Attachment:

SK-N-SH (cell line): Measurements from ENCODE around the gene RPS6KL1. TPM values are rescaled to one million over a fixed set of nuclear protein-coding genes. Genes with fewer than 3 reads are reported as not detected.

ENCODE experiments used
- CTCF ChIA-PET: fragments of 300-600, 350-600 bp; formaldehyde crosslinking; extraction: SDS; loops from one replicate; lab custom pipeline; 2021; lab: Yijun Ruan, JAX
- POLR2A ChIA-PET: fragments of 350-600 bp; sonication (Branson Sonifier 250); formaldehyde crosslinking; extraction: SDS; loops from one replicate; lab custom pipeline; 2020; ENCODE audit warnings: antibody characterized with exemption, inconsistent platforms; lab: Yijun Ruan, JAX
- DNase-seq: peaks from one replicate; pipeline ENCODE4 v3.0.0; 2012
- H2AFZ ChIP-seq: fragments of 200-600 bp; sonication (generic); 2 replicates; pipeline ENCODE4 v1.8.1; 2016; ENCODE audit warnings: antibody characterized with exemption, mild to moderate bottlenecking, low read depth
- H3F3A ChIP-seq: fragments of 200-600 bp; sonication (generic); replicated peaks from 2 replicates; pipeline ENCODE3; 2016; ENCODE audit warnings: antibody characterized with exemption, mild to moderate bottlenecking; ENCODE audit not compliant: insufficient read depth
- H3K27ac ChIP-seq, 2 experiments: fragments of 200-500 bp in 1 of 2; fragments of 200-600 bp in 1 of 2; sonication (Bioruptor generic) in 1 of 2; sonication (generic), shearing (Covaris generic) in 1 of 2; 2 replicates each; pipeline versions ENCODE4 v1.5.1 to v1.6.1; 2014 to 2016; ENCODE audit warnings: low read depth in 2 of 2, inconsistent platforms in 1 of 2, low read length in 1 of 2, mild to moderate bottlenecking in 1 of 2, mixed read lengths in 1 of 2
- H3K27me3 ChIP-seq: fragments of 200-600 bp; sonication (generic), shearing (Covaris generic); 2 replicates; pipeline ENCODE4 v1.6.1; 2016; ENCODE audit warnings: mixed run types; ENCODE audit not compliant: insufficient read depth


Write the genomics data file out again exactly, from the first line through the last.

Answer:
SK-N-SH (cell line): Measurements from ENCODE around the gene RPS6KL1. TPM values are rescaled to one million over a fixed set of nuclear protein-coding genes. Genes with fewer than 3 reads are reported as not detected.

ENCODE experiments used
- CTCF ChIA-PET: fragments of 300-600, 350-600 bp; formaldehyde crosslinking; extraction: SDS; loops from one replicate; lab custom pipeline; 2021; lab: Yijun Ruan, JAX
- POLR2A ChIA-PET: fragments of 350-600 bp; sonication (Branson Sonifier 250); formaldehyde crosslinking; extraction: SDS; loops from one replicate; lab custom pipeline; 2020; ENCODE audit warnings: antibody characterized with exemption, inconsistent platforms; lab: Yijun Ruan, JAX
- DNase-seq: peaks from one replicate; pipeline ENCODE4 v3.0.0; 2012
- H2AFZ ChIP-seq: fragments of 200-600 bp; sonication (generic); 2 replicates; pipeline ENCODE4 v1.8.1; 2016; ENCODE audit warnings: antibody characterized with exemption, mild to moderate bottlenecking, low read depth
- H3F3A ChIP-seq: fragments of 200-600 bp; sonication (generic); replicated peaks from 2 replicates; pipeline ENCODE3; 2016; ENCODE audit warnings: antibody characterized with exemption, mild to moderate bottlenecking; ENCODE audit not compliant: insufficient read depth
- H3K27ac ChIP-seq, 2 experiments: fragments of 200-500 bp in 1 of 2; fragments of 200-600 bp in 1 of 2; sonication (Bioruptor generic) in 1 of 2; sonication (generic), shearing (Covaris generic) in 1 of 2; 2 replicates each; pipeline versions ENCODE4 v1.5.1 to v1.6.1; 2014 to 2016; ENCODE audit warnings: low read depth in 2 of 2, inconsistent platforms in 1 of 2, low read length in 1 of 2, mild to moderate bottlenecking in 1 of 2, mixed read lengths in 1 of 2
- H3K27me3 ChIP-seq: fragments of 200-600 bp; sonication (generic), shearing (Covaris generic); 2 replicates; pipeline ENCODE4 v1.6.1; 2016; ENCODE audit warnings: mixed run types; ENCODE audit not compliant: insufficient read depth